But all day today (Monday) and tomorrow morning (Tuesday), there will be a return to the small group discussions – nine and a half hours total, quite a lot of close reading and rewriting. Late in the afternoon Tuesday, the thirteen small group reports will be read out to the entire Synod, the written modifications (modi) to Part III will be given to the drafting committee, and a first round of votes will be taken for the Synod Council. That’s a lot in only two and a half hours, especially after such intensive days. But most of the Synod Fathers will have all Wednesday off, while the Commission for the reworking of the Final Report is busy all that day.
Then the real crunch begins. Early Thursday, the Commission will present what amounts to a draft of the Final Report to the whole Synod (and final votes for the Synod Council will be held.). This will be the first time anyone sees how much – or how little – the work of the Synod Fathers will have changed the IL. There may be large and small surprises – though it would be a very great surprise indeed if, with so many people involved in the process and watching from outside, anything as radical as last year’s Interim Report emerges at that point.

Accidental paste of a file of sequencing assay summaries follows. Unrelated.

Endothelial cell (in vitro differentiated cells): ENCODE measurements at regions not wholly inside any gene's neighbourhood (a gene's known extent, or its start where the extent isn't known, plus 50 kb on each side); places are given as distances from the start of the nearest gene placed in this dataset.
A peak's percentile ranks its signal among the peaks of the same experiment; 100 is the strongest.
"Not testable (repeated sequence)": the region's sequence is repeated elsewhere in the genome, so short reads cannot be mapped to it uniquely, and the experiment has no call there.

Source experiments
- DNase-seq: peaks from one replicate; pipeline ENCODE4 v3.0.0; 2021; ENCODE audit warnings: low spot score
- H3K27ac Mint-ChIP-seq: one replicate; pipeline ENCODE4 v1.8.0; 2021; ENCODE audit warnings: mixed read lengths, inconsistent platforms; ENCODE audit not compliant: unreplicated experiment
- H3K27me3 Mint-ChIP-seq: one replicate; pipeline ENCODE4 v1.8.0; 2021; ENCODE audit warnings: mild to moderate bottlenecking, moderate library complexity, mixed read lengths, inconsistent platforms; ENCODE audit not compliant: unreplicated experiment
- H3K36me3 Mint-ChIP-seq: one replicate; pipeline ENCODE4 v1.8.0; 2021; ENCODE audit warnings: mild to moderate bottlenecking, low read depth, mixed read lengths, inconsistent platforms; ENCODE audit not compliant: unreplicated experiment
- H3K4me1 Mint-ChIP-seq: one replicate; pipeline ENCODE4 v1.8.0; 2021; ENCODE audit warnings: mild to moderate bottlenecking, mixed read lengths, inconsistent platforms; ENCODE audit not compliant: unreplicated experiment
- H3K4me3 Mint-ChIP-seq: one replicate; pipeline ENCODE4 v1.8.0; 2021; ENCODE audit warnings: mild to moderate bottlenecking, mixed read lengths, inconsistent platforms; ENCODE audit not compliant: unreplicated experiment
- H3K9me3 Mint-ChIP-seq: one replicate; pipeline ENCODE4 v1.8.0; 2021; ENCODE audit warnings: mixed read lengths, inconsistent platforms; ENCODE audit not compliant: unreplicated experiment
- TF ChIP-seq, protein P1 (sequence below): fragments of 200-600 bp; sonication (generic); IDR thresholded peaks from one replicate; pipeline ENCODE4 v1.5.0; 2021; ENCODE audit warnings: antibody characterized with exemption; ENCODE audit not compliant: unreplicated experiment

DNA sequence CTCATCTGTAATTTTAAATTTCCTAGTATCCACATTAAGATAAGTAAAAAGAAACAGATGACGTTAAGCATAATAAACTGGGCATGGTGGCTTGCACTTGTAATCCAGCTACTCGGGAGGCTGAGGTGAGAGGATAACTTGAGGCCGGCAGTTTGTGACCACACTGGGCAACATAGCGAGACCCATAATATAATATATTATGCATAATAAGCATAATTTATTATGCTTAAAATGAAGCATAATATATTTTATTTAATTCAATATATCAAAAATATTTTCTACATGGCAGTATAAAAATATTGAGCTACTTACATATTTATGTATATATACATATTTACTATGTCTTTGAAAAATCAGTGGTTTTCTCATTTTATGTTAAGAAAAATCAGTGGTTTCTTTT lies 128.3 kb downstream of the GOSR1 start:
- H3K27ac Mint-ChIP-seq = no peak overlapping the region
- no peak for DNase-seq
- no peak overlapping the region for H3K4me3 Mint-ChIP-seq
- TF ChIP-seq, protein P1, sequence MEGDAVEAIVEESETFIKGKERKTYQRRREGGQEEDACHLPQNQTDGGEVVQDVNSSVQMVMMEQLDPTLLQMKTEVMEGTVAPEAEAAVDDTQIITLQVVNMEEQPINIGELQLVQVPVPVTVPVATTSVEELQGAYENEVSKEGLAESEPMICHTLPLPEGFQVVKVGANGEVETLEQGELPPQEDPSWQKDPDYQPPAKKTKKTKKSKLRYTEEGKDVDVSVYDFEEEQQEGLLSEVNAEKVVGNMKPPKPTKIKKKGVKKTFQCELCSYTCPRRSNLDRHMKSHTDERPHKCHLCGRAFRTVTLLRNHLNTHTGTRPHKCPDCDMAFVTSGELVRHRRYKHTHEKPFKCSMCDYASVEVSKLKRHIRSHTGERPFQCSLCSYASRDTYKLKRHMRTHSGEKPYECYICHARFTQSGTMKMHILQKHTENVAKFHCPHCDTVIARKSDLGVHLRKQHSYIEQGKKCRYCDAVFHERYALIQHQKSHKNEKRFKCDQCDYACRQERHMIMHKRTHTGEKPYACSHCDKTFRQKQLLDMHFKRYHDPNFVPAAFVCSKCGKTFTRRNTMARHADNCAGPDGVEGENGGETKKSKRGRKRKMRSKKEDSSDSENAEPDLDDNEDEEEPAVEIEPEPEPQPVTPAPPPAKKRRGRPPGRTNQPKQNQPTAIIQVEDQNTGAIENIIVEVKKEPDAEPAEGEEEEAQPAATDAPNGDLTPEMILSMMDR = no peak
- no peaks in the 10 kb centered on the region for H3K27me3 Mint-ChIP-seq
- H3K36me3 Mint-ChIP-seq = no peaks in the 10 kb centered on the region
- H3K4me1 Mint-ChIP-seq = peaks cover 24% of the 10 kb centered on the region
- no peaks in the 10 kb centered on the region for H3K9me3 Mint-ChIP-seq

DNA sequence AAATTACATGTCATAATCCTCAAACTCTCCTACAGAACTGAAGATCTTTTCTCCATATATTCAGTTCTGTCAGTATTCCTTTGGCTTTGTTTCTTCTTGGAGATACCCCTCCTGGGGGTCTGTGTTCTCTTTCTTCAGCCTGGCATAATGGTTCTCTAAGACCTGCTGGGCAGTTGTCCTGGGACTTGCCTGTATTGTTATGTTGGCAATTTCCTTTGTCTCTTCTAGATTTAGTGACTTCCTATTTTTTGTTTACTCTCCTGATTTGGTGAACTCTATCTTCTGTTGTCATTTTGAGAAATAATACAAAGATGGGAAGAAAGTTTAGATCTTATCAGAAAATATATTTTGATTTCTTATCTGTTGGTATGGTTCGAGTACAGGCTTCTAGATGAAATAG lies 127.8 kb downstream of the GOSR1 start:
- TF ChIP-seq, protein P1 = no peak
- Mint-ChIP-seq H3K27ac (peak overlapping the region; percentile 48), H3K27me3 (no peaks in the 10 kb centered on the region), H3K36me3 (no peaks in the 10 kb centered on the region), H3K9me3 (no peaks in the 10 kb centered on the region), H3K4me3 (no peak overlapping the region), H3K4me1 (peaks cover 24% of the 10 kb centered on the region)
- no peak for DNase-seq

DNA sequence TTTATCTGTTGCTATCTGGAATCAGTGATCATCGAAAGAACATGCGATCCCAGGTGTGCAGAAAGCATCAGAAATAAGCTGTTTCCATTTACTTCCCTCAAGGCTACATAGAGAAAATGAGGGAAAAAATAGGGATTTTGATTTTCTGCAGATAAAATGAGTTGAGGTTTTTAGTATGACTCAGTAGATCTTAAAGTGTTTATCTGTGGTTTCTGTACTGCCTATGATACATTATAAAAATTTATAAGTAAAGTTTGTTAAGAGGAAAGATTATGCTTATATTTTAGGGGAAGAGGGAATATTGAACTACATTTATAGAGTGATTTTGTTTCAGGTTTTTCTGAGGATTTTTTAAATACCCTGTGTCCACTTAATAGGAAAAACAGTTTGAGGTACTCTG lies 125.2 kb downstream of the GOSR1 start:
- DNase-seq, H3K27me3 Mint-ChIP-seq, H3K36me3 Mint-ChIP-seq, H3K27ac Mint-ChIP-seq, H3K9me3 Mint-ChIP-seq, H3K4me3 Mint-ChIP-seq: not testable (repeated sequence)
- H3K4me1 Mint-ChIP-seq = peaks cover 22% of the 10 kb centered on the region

That’s when the organizational structure, however, may play a major role. On the schedule, the Synod Assembly breaks up at 10:30 AM Thursday and reconvenes later in the day, 4:30-7:00 PM. This means that the bishops will have only six hours (including lunch) to look over, in private, a lengthy document, which may have many new and crucial points. They then come together for only two and a half hours to speak in the presence of one another about what they have found, though written interventions will also be allowed. In essence, about one working day to respond to what the drafting committee has wrought.
Friday, the bishops are on vacation again, while the drafting committee incorporates their reactions to the first draft.
Saturday, another tight day of reaction: the “final” text is read out in the morning, 9-12:30 AM. The bishops take a break for four hours and then between 4:30 and 7PM are expected to vote, paragraph by paragraph, what to accept and what to reject in this text.
When that’s done – and few expect it will be done exactly by 7PM – they will sing the Te Deum and the Holy Father will have the advice, and let us hope wisdom, of his Synod of Bishops on the Vocation and Mission of the Family.